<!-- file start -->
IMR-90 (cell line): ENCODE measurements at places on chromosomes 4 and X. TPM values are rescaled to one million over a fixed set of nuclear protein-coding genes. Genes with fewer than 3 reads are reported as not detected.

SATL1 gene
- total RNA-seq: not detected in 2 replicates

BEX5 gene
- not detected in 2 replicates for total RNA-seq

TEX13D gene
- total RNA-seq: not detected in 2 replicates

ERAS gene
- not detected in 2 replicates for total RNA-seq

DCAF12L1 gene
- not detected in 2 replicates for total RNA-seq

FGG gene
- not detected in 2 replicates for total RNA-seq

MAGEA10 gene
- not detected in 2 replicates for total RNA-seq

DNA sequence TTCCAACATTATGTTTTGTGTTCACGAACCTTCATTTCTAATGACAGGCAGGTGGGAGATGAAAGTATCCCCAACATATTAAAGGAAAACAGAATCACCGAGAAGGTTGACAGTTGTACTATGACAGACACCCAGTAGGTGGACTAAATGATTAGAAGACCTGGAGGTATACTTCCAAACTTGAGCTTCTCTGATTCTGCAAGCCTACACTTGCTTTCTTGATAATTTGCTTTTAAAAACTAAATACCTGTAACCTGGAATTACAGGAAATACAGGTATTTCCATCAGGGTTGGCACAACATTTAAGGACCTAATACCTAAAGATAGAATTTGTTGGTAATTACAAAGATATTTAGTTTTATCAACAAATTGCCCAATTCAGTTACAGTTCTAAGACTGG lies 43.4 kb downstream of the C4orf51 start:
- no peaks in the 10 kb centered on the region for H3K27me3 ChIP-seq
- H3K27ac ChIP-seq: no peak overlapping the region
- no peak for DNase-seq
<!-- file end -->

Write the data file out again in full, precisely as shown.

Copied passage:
IMR-90 (cell line): ENCODE measurements at places on chromosomes 4 and X. TPM values are rescaled to one million over a fixed set of nuclear protein-coding genes. Genes with fewer than 3 reads are reported as not detected.

SATL1 gene
- total RNA-seq: not detected in 2 replicates

BEX5 gene
- not detected in 2 replicates for total RNA-seq

TEX13D gene
- total RNA-seq: not detected in 2 replicates

ERAS gene
- not detected in 2 replicates for total RNA-seq

DCAF12L1 gene
- not detected in 2 replicates for total RNA-seq

FGG gene
- not detected in 2 replicates for total RNA-seq

MAGEA10 gene
- not detected in 2 replicates for total RNA-seq

DNA sequence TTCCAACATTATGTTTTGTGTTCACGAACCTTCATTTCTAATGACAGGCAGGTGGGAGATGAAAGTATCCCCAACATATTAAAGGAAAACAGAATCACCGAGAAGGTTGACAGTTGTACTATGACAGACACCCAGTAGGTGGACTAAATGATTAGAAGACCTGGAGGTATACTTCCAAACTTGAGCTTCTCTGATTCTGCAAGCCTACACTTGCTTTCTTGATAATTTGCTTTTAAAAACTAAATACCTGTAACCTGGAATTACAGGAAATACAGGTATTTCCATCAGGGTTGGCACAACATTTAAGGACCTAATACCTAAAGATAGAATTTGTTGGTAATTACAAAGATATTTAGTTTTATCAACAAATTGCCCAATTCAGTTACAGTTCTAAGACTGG lies 43.4 kb downstream of the C4orf51 start:
- no peaks in the 10 kb centered on the region for H3K27me3 ChIP-seq
- H3K27ac ChIP-seq: no peak overlapping the region
- no peak for DNase-seq